Edible Geography is Nicola Twilley’s eclectic blog covering diverse categories such as City of Mobile Services and Smellscapes. All fit to be eaten, in more ways than one. Her thoughts about web-based publishing may help you engage blogging or further inform your current work in it:
Why did you create a web site of regular entries?
To force myself to write about things I was interested in, which means researching them and thinking about them more deeply.
What web-based solution did you select and why?
WordPress. I wanted to host my own site, having seen (through the experiences of others) how annoying it is when Google, et. al., arbitrarily decide to change their service.
What is your definition of a good blog and
what are three good blogs that you frequently visit?
A good blog needs to be well written, for me—I’m a reader, and that’s what I’m looking for. Beyond that, I want the content to be either intriguing things I haven’t come across before or through-provoking ideas—or, ideally, both. What’s been interesting is watching blogs move away from being personal, individual platforms to mainstream media “channels” over the past five years.
For me, the definition of a good blog (and the primary inspiration for starting my own blog) is BLDGBLOG (full disclosure: the author, Geoff Manaugh is my husband, but the blog is so good I’d marry him if I hadn’t already.)
I also love Pruned, which is less regularly updated, but is home to some of my favorite posts on robot-agriculture, synthetic soils, atomic seeds, and more.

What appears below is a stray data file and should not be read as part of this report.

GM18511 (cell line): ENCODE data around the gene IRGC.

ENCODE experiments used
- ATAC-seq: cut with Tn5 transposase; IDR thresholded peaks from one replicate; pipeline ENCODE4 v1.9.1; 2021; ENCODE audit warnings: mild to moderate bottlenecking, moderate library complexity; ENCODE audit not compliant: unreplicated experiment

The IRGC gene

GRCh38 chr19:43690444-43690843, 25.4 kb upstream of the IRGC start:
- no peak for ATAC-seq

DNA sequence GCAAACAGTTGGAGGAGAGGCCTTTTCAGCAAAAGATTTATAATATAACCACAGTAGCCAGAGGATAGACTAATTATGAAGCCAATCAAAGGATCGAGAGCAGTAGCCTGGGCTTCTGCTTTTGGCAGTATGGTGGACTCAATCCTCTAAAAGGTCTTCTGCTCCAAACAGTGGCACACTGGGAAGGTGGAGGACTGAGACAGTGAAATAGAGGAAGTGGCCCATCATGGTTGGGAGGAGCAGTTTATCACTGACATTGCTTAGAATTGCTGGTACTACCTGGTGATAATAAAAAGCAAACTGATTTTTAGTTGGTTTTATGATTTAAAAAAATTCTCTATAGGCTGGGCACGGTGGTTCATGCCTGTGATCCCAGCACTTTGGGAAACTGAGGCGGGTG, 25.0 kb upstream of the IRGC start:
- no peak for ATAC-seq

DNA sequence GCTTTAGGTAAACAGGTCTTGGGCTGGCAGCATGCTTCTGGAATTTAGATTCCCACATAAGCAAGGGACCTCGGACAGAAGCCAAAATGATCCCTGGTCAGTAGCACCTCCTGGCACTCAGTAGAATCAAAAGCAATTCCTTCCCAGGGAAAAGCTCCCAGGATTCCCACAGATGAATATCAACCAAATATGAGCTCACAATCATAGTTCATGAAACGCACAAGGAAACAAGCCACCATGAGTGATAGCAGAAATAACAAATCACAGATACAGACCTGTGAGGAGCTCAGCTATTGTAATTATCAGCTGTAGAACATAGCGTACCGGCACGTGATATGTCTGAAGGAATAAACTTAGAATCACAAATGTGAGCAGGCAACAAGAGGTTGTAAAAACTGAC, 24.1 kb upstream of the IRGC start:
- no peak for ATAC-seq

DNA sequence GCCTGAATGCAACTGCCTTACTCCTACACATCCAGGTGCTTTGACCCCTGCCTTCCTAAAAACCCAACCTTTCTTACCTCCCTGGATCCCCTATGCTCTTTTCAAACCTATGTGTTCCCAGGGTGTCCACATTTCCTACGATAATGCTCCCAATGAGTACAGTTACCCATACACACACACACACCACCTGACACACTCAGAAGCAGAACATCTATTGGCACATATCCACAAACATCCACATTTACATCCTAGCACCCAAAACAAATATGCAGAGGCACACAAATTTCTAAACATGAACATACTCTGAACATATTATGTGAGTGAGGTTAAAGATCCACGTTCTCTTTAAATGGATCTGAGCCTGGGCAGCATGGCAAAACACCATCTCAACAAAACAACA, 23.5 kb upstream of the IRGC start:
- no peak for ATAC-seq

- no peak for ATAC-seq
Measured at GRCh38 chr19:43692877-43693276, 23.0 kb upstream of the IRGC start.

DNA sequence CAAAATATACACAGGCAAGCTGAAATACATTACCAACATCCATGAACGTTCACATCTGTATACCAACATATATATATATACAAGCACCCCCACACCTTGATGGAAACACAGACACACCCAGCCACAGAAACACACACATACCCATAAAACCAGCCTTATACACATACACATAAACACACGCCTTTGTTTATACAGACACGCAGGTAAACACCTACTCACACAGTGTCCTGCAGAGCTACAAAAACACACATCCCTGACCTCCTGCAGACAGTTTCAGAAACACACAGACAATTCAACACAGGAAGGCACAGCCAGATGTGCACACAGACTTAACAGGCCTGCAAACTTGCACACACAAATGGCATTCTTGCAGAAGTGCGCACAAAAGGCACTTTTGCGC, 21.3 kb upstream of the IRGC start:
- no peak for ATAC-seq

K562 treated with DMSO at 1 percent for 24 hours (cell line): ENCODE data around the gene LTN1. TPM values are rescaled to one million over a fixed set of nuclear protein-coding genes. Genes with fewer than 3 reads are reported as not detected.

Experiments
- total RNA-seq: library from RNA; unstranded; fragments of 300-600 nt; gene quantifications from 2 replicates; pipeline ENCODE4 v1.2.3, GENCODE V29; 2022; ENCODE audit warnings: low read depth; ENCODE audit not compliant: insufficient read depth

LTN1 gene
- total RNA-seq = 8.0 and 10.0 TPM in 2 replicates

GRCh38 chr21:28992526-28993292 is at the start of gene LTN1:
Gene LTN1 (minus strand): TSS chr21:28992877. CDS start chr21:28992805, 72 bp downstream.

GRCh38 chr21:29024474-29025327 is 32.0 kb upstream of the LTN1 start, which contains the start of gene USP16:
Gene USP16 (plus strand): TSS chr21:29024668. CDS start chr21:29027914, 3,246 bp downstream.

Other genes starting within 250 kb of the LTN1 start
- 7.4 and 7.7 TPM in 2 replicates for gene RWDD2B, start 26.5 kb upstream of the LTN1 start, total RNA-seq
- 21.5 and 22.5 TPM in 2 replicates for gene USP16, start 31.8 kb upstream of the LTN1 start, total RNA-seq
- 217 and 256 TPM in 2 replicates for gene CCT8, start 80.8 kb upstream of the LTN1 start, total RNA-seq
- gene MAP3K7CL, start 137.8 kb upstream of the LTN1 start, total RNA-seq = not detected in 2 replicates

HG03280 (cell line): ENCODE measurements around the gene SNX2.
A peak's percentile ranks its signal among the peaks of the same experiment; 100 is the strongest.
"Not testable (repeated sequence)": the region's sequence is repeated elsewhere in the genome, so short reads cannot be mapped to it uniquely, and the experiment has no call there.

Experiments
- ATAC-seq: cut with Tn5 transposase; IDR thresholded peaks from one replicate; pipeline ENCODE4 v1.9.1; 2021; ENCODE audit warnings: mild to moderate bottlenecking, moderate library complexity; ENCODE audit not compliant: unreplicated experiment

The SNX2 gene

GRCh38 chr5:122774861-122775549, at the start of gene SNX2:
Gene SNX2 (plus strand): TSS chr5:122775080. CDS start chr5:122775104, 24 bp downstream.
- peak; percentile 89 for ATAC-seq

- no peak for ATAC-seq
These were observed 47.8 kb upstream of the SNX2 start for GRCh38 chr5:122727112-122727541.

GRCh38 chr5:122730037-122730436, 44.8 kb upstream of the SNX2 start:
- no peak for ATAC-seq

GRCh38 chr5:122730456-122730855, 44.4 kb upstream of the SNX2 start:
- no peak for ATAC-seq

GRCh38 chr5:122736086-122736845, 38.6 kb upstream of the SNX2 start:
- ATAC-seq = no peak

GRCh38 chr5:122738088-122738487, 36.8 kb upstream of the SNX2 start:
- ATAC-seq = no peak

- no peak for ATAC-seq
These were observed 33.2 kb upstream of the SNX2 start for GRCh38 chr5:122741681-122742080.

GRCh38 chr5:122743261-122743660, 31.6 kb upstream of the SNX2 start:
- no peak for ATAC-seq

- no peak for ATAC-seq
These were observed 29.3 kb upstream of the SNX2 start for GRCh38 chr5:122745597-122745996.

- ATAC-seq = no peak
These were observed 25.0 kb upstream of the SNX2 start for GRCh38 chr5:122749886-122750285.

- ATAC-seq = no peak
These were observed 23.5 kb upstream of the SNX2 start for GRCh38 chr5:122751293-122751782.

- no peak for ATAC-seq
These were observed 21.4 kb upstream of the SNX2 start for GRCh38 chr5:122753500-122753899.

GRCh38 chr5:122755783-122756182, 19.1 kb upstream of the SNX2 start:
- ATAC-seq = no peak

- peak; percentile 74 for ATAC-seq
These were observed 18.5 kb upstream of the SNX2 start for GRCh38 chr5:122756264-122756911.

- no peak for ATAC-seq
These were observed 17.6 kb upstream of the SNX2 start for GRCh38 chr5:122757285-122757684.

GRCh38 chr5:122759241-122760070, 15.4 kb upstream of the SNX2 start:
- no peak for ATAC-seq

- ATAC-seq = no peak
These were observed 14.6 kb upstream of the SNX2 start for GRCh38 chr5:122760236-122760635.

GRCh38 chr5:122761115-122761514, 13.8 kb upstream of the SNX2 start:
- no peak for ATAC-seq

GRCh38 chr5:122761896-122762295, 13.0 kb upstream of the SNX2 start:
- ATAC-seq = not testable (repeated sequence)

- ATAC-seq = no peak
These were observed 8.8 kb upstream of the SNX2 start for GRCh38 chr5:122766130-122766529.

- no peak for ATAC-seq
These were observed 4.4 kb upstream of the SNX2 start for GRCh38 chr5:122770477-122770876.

Those two both publish as part of the Future Plural network, of which I am also a proud member, and they are both old-school-style blogs, written by one person for love rather than money. Among the more recent crop of blogs started by mainstream media organizations, I really like Christine Agapakis’ Oscillator blog for Scientific American.
How do you create content for your blog?
I find interesting things and I work out what I want to say about them. Sometimes I interview people, or visit places, or review exhibitions/books/events, but for the most part, I am writing about particular projects, ideas, or news stories that I find interesting. The process of writing is the process of working out what is interesting about things that have caught my attention.
How do you stay organized and motivated
to contribute to your blog?
I’ll let you know when I get on top of that. It’s a constant struggle. The motivation is always there; the organization, not so much.
For those aspiring to make a web site composed
of regular thoughts and/or images, what is your advice?
That totally depends on what they are looking to achieve through blogging. If you are doing it for the same reasons as me, I’d recommend not spending too much time on SEO strategy or custom CSS tweaks, and instead just writing. Interviewing people whose work you admire is a great way to bring your work to their attention—provided you ask them good questions (which requires a lot of research and thought in itself).
What is your quest in blogging?
See 1. I am forcing myself to articulate my thoughts, which leads to the discovery of unexpected connections and insights, to the synthesis of otherwise random and disconnected scraps of information or interests, and, ultimately, to the generation of new ideas.
• • •
Portrait courtesy of Nicola Twilley, who is pictured at the first Foodprint Project event at Studio-X in New York City.
• • •
Edible Geography was discovered amongst the awesome tweets by Jodi Ettenberg, blogger of Legal Nomads, and who was also interviewed in this series. Read her Blogger’s Quest(ionnaire).
• • •
Read previous Blogger’s Quest(ionnaire)
with Double Take’s Lauren Kilberg.
• • •
• • •